- By Daniel W. Drezner
Daniel W. Drezner is professor of international politics at the Fletcher School of Law and Diplomacy at Tufts University and a senior editor at The National Interest. Prior to Fletcher, he taught at the University of Chicago and the University of Colorado at Boulder. Drezner has received fellowships from the German Marshall Fund of the United States, the Council on Foreign Relations, and Harvard University. He has previously held positions with Civic Education Project, the RAND Corporation, and the Treasury Department.
I’ve spent a rather alarming portion of this week wading into intellectual pissing matches, so I’m loath to respond to Michael Kinsley’s response to last week’s brouhaha over austerity policies. But one paragraph does merit some pushback. After noting the backlash to his last column, Kinsley writes the following:
There are two possible explanations. First, it might be that I am not just wrong (in saying that the national debt remains a serious problem and we’d be well advised to worry about it) but just so spectacularly and obviously wrong that there is no point in further discussion. Or second, to bring up the national debt at all in such discussions has become politically incorrect. To disagree is not just wrong but offensive. Such views do exist. Racism for example. I just didn’t realize that the national debt was one of them.
Kinsley assumes that it must be the second explanation, and then goes on from there.
I can’t speak for anyone else who pushed back against Kinsley’s column from last week. Speaking for myself, however, I blogged about it because Kinsley was “spectacularly and obviously wrong.” I say this because almost everything I wrote in my response to Kinsley I knew at age 18 after taking Economics 101 in college.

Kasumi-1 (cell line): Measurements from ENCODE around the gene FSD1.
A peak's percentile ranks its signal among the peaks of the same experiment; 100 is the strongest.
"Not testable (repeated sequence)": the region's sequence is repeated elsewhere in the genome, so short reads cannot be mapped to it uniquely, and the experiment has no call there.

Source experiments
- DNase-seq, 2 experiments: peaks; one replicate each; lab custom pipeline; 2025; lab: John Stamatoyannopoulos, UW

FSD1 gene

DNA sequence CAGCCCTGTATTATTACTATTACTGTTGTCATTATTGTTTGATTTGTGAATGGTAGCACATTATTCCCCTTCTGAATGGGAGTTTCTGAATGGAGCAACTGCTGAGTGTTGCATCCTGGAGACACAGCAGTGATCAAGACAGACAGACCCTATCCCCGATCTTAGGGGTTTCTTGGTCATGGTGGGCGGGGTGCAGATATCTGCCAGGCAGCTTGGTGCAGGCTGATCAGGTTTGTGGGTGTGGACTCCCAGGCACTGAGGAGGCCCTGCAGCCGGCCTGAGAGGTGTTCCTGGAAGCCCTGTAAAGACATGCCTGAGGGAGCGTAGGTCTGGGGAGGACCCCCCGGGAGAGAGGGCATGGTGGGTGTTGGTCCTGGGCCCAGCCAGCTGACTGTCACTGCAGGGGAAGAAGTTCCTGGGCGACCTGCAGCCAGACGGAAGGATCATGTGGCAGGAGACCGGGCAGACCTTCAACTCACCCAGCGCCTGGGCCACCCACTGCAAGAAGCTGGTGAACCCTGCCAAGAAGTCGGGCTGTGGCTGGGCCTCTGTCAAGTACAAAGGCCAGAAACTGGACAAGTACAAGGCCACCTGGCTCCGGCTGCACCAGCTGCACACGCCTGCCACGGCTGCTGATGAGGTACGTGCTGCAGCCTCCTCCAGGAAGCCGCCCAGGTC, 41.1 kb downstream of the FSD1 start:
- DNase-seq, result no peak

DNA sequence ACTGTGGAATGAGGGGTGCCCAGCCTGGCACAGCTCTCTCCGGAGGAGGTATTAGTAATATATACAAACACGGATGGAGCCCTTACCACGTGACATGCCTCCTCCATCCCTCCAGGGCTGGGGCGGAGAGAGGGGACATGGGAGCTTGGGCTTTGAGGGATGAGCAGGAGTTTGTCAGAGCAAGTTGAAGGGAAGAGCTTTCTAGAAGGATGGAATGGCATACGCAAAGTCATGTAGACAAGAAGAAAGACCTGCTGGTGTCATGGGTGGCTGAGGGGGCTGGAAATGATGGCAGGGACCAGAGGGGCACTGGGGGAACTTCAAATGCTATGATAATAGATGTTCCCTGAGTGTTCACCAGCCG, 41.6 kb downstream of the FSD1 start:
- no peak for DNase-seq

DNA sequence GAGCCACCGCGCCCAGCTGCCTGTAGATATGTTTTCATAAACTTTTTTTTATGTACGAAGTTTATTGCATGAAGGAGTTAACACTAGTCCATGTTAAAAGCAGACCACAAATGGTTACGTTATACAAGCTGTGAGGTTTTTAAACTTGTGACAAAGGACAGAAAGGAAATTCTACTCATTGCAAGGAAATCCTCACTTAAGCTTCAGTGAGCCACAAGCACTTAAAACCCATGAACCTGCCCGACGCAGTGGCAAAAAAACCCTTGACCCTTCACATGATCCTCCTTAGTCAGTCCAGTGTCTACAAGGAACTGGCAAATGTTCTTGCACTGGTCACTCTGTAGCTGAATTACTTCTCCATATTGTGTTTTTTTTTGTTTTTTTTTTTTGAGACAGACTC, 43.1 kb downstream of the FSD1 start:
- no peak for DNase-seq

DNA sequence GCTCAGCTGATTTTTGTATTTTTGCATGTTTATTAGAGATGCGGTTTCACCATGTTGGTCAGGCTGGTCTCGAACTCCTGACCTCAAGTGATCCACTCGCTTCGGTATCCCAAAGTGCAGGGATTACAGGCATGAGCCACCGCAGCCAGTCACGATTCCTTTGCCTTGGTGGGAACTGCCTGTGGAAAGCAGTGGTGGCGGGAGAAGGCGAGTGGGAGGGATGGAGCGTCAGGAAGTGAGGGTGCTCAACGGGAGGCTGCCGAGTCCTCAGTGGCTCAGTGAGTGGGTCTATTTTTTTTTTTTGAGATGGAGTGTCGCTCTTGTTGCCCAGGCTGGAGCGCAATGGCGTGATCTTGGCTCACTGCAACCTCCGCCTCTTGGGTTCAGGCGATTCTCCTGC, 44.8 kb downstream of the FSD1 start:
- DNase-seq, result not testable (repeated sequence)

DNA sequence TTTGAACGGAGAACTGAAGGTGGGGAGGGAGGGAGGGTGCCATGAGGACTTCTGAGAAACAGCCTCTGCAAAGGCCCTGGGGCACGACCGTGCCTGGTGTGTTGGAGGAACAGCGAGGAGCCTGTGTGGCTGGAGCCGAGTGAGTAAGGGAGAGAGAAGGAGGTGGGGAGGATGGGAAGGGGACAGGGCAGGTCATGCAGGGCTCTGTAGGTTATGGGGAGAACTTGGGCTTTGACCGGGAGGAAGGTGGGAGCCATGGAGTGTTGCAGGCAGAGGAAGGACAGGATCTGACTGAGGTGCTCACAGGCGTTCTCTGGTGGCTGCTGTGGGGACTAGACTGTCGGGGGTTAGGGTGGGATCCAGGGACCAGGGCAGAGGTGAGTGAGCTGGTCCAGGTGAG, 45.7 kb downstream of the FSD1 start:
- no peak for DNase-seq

To explain, let me focus on Kinsley’s motivation for thinking that the austerians have a point:
Austerians believe, sincerely, that their path is the quicker one to prosperity in the longer run. This doesn’t mean that they have forgotten the lessons of Keynes and the Great Depression. It means that they remember the lessons of Paul Volcker and the Great Stagflation of the late 1970s. “Stimulus” is strong medicine—an addictive drug—and you don’t give the patient more than you absolutely have to.
This is wrong for three reasons, one pedantic and two substantive. First, to be pedantic, the austerity debate is about the wisdom of using expansionary fiscal policy — i.e., running a significant federal budget deficit — to alleviate downturns. Paul Volcker was the chairman of the Federal Reserve and thereby responsible for setting monetary policy. He had nothing to do with fiscal policy. This is a distinction that I learned in my first few lectures on macroeconomics. So either Kinsley phrased this badly or he’s confused about what this debate is about.
The substantive errors can be explained more easily once you look at this chart of the budget deficit as a percentage of GDP:
So, looking at the above, you find Kinsley’s two substantive errors. First, during the period that Kinsley seems to find so relevant — the late 70s — you discover that the budget deficit as a percentage of GDP was shrinking and not growing. So, to repeat a theme, I’m not sure where Kinsley is getting this notion that expansionary fiscal policy is responsible for the high inflation of the 1970s [Maybe Kinsley would argue that stagflation was an aftereffect of the spending spike that followed the 1973-1975 recession?! –ed. OK, except a glance at that chart shows that compared to the 1980s, the 1970s was a period of fiscal probity. Oh, and as I said before, there was that whole expansionary monetary policy/commodity price shock thing happening as well. Which I learned about from my Econ 101 textbook oh so many moons ago.]
Second, contra Kinsley (and Charles Lane while we’re at it), stimulus is not an addictive medicine. The above graph shows budget deficits expanding during recessions and then shrinking again as the economy recovers.
Look, this isn’t rocket science — Kinsley made an argument about austerity that got a lot of basic economic facts about the 1970s and the current era very, very wrong. Dare I say, spectacularly and obviously wrong.
So there’s really no point in further discussion.